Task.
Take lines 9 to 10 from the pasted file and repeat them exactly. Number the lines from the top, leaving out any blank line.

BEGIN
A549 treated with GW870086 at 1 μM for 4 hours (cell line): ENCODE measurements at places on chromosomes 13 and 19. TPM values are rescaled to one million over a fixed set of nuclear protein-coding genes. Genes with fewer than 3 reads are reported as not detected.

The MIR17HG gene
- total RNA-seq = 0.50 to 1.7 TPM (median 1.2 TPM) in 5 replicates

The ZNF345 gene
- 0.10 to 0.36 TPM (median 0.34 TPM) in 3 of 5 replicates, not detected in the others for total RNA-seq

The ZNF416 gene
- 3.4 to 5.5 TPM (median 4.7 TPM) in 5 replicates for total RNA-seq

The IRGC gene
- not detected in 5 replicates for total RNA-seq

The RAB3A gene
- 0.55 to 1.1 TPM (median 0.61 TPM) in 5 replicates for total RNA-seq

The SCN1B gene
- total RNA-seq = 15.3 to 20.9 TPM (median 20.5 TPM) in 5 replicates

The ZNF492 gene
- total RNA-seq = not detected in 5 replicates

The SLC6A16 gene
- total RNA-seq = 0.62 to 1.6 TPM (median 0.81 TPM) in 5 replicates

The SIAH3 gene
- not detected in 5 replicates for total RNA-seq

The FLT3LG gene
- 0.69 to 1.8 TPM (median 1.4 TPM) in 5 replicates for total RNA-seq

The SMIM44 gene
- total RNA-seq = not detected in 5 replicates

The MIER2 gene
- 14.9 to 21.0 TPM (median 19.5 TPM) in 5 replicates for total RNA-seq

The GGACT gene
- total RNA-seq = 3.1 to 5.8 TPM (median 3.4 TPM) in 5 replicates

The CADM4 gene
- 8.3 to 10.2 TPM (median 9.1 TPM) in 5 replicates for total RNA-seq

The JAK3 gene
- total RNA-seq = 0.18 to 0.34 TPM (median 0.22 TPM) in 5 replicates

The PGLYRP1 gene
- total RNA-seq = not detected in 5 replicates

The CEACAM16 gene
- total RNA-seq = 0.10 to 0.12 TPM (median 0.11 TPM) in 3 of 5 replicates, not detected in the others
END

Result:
- not detected in 5 replicates for total RNA-seq

The RAB3A gene